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CQ's election reference books
In response to the request for a citation on the quality of CQ's election reference books versus those of psephologists, I offer the following.
1) For Presidential Elections prior to 1864, the best source is Michael J. Dubin's United States Presidential Elections, 1788-1860: The Official Results by County and State (2001). CQ does not print popular votes for presidential elections prior to 1824 even though the ICPSR has the information. Dubin's research is much preferable to that of the ICPSR data, though some errors crept into his books too. He conducted research at each state archives and state library to make sure that he was not repeating prior mistakes. The returns for 1788-1820 were mostly located by Phil Lampi of the American Antiquarian Society and incorporated into Dubin's work.
2) For presidential elections since the Civil War, the vote by counties was researched by historians and printed in a series of books: Walter D. Burnham's Presidential Ballots 1836-1892 (1955) [though his information before 1864 was revised and corrected as above], Edgar E. Robinson, The Presidential Vote 1896-1932 (1934), and They Voted for Roosevelt 1932-1944. Richard Scammon carried the information afterward. Burnham is an especially good reference because he discusses the complications resulting from the "general ticket" system in terms of reporting the vote and other issues regarding multiple slates of Electors. Many instances of what CQ calls the "Unknown" vote in presidential elections is explained in these books and (6) below.
3) For presidential primaries before 1956, CQ used a table compiled by James W. Davis in his book Presidential Primaries: Road to the White House (1967). This table, which is incomplete, was not a major part of Davis's research, and few of his results in the table are official. Psephologists have gone to state archives and consulted state manuals to complete the picture of presidential primaries before 1952. The only source I am aware of is at www.OurCampaigns.com. As an example, for the 1912 primaries, CQ leaves out seven states: AL, FL, GA, MS, AZ, RI, and TX.
4) For presidential nominating conventions of the major parties, the best source is Richard C. Bain and Judith H. Parris, Convention Decisions and Voting Records (1973).
5) For presidential nominating conventions of the minor parties, the best source is James T. Havel, U.S. Presidential Candidates and the Elections (1996). Havel corrected a lot of information from Joseph N. Kane's earlier work which was the basis for the CQ information. Havel annoyed a lot of psephologists by not citing his sources but only listing a long bibliography at the end of the two-volume work.
6) Several historians have researched state presidential returns and have corrected many CQ mistakes, but CQ continues to print the errors. Examples include Howard W. Allen and Vincent A. Lacey, eds., Illinois Elections, 1818-1990: Candidates and County Returns for President, Governor, Senate, and House of Representatives (Carbondale, Illinois: Southern Illinois University Press, 1992); Seth B. Hinshaw, North Carolina Election Returns 1790-1866 and Ohio Elects the President: Our State's Role in Presidential Elections 1804-1996.
7) The best source for returns for governor in the states is Michael J. Dubin, United States Gubernatorial Elections, 1776-1860: The Official Results by State and County (2003). Dubin does not use 5% as the cutoff for election returns (as CQ does most of the time but not always); his information is more complete and precise than CQ. His work supersedes that of Roy Glashan, American Governors and Gubernatorial Elections, 1775-1978, a book I did not find a great improvement over CQ though Glashan did include the totals of some candidates who received less than 5%.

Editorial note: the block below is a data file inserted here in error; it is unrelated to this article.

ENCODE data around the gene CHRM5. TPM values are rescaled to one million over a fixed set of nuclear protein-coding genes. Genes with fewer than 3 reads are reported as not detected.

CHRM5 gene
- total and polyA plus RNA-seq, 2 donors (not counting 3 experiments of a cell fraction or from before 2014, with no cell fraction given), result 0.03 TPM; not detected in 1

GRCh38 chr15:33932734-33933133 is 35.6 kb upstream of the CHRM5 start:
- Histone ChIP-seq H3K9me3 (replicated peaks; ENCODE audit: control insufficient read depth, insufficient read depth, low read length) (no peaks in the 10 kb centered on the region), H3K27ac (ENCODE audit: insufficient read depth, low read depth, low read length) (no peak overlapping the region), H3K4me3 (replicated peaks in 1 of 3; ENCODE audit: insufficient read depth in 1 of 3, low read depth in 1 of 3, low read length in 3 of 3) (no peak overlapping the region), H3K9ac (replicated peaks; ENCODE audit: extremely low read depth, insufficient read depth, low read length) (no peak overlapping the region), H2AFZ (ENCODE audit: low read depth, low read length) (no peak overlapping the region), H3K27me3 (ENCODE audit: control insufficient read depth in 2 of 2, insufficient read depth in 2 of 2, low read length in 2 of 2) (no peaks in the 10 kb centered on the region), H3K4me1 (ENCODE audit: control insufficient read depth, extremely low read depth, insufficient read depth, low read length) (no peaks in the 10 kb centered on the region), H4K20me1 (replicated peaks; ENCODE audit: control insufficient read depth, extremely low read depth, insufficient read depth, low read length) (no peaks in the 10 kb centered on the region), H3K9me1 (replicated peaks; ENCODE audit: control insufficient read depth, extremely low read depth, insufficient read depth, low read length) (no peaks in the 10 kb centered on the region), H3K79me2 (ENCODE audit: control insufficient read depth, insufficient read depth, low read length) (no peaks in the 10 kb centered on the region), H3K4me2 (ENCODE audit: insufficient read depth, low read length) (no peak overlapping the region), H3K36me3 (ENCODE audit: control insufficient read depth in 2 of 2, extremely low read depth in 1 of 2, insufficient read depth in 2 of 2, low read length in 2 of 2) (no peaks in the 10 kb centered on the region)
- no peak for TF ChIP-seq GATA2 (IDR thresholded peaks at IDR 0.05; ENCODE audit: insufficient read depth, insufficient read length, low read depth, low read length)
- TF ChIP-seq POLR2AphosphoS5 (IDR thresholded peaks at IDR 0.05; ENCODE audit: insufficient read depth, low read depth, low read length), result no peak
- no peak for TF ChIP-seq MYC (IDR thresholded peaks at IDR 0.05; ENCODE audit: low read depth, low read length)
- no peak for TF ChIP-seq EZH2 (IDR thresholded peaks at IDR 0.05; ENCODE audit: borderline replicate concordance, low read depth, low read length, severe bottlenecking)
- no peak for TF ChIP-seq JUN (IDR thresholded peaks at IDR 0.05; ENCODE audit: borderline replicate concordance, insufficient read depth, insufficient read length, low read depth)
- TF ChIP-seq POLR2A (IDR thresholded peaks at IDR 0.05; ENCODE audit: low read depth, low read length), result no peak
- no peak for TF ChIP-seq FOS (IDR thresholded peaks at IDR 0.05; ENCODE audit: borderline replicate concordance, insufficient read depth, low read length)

8) The best source for returns for U.S. Senate and U.S. House is Michael J. Dubin, United States Congressional Elections 1788-1997 (1997). The CQ information varies in quality by state, with New Jersey being among the worst in the Guide to U.S. Elections. In many cases, losing candidates in NJ are only listed by last name, even when an incumbent was defeated and his full name was already known in 1965. Dubin also was more careful and precise in party affiliations than CQ. The state election references such as those in Illinois, Indiana, and North Carolina are still preferable to Dubin's book, though they are not available for many states. One advantage of Dubin's work is that he provides the date of the elections - since U.S. House elections were not held on the same day until 1960. In the early 19th century, congressional elections were held over a time frame of 16 months - nearly 1.5 years - which allows an analysis like these for 1800 and | 1842.
This is just a brief overview of psephological research of the recent past. The point of all this is that CQ assumes that no research into historical election returns is taking place and continues to publish its stale information from 1965. Chronicler3 (talk) 01:07, 9 February 2008 (UTC)
On September 24, 2009, the new owners of Congressional Quarterly laid off 40-odd employees, according to one laid-off editor, Chris Lehmann (see http://twitter.com/lehmannchris/status/4342716147, http://twitter.com/lehmannchris/status/4344052961, http://twitter.com/lehmannchris/status/4344291643, http://twitter.com/lehmannchris/status/4359108000, http://twitter.com/lehmannchris/status/4359163574).
It might be good to update this entry to reflect the layoffs. It might also be good to clarify that Roll Call, the new owners, are actually a subsidiary of the U.K.-based Economist Group (as mentioned in the Roll Call entry). 126.96.36.199 (talk) 04:57, 25 September 2009 (UTC)Max Clarke